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Thread: Hiking Solo on established trail systems in Alaska?

  1. #1
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    Default Hiking Solo on established trail systems in Alaska?

    Well, I am sure someone gives this post every year, but as I am new to Alaska I would value hearing experienced Alaskan outdoorsmens' opinion on hiking solo on Alaska trail systems.

    I'm in my mid-20s and an avid hiker whose hiked trails all across North America, Europe, and South America, including ~500 solo trails miles last summer in the Alps and Vermont. I came in Mid-May to Alaska for training to be a glacier day hiking guide in Wrangell-St. Elias but they ended up overhiring and let go of a newbie (ie Me).

    Now, I am trying to make the most of being in Alaska and am putting together a plan for beautiful hikes and places I want to go before I consider leaving the state. Of course, being new to Alaska I dont know too many people yet, and in case I dont meet anybody interested in hiking some of the destinations I desire I am contemplating doing them solo...wouldnt normally bother me, but I realize this is Alaska and more precautions must be considered...ie bears, river crossings, less frequency of other hikers etc. I have a SPOT and bear spray and read all about proper bear etiquette.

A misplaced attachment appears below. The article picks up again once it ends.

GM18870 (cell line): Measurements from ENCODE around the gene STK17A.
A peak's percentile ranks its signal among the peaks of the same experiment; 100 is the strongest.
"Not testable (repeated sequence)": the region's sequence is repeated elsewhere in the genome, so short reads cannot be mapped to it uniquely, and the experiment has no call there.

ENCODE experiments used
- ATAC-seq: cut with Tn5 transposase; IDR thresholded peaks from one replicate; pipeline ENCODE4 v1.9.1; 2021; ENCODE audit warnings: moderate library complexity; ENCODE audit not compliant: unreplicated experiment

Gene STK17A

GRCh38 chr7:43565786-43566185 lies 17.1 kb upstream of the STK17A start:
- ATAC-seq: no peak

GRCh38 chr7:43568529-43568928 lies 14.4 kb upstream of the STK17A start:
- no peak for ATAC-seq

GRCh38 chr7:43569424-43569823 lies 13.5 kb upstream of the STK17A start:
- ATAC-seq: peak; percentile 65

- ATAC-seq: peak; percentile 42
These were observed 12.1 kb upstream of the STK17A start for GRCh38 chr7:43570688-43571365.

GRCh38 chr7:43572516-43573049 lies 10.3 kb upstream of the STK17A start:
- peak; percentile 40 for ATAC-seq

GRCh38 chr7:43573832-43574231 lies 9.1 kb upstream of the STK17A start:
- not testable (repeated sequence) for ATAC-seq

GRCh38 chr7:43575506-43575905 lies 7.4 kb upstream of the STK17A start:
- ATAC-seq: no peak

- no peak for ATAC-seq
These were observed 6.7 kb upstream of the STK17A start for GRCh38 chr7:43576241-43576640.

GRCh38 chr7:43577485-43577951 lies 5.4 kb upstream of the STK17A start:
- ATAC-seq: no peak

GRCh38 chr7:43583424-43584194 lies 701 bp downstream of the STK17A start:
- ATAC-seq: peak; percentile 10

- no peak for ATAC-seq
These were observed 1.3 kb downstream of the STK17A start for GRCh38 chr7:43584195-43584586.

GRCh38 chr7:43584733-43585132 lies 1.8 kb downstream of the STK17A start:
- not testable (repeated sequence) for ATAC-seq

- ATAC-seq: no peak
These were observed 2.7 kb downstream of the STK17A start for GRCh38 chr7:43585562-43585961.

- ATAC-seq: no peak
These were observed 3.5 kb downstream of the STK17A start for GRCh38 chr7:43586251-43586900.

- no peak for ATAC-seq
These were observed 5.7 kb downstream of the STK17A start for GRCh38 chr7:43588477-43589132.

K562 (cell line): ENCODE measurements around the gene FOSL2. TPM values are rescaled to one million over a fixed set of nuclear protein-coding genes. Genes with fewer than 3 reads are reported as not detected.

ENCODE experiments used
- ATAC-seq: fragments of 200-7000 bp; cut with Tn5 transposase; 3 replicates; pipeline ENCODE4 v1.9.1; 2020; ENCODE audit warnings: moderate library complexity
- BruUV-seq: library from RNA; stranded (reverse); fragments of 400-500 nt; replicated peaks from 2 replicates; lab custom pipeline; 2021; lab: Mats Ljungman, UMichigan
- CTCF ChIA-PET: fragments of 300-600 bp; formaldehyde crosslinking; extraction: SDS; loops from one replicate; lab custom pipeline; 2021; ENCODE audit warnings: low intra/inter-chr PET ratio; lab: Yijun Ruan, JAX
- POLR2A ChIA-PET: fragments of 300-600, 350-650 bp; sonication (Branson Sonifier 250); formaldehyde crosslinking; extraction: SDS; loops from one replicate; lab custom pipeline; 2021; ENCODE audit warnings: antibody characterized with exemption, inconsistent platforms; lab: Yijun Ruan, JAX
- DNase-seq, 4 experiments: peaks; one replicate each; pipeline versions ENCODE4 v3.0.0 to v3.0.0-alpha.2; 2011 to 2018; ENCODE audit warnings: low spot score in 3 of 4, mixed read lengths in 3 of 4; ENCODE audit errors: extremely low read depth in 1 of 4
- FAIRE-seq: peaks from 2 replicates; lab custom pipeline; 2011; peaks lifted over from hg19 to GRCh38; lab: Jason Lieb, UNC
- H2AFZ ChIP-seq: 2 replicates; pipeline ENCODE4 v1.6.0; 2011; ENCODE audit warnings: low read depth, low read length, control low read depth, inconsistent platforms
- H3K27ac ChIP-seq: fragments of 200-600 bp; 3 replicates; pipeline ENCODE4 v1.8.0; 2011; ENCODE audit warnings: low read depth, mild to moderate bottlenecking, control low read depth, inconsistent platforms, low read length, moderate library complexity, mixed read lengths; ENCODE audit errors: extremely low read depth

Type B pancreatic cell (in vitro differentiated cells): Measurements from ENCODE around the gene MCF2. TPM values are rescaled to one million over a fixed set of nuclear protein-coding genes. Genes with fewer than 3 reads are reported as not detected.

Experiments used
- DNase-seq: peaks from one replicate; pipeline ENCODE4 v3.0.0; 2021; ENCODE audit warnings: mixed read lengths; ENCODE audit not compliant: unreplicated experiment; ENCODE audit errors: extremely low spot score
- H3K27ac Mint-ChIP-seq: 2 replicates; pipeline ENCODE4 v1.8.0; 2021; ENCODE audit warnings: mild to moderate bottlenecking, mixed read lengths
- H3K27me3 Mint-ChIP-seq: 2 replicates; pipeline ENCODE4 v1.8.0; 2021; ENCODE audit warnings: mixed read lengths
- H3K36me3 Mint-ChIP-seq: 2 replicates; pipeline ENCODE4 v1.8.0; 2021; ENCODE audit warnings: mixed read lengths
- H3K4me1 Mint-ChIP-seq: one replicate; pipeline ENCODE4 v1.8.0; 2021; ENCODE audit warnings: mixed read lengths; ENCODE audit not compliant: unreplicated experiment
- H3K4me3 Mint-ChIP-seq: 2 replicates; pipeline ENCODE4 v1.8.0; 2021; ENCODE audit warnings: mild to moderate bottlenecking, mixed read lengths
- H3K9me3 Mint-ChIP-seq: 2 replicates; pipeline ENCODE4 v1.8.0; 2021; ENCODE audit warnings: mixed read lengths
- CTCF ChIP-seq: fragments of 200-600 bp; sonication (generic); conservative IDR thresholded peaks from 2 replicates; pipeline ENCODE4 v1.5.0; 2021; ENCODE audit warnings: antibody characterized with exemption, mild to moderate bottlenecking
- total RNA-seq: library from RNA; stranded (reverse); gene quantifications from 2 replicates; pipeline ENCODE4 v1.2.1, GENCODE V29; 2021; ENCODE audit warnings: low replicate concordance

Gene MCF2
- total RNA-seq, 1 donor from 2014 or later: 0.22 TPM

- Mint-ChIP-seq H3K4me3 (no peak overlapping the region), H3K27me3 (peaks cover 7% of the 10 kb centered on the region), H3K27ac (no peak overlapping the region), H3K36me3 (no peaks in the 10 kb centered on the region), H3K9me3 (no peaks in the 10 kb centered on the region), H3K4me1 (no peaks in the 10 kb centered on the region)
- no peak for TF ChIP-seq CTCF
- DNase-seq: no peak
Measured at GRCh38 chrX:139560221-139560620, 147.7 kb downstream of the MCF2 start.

Honestly I guess my biggest concern is brown bear, I havent spent much time in their territory except during an 8 person group hike to Donoho Peak in Wrangell-St Elias, but being with so many people allayed any concern I would have had.

    So would I be considered foolish to try and tackle any of the following trails alone?

    -Kesugi Ridge (Denali State Park)
    -Resurrection Pass Trail
    -Crow Pass Traverse
    -Kachemak Bay State park
    -Caines Head
    -Johnson Pass
    -Russian Lakes
    ......


    Of course...if anybody else out there is considering hitting these trails over the July August, or maybe September time frame, I would be open to a partner or two as well...I am not a loner...I just havent always waited in the past to find someone else to hike with, life is too short!...=)

    Thanks!!!

  2. #2

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    Resurrection Pass shouldn't be a problem. It's a good trail, at least the first 16 or so miles from Hope - I haven't done the full trail as we didn't have a car to station at both ends.

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    Member EagleRiverDee's Avatar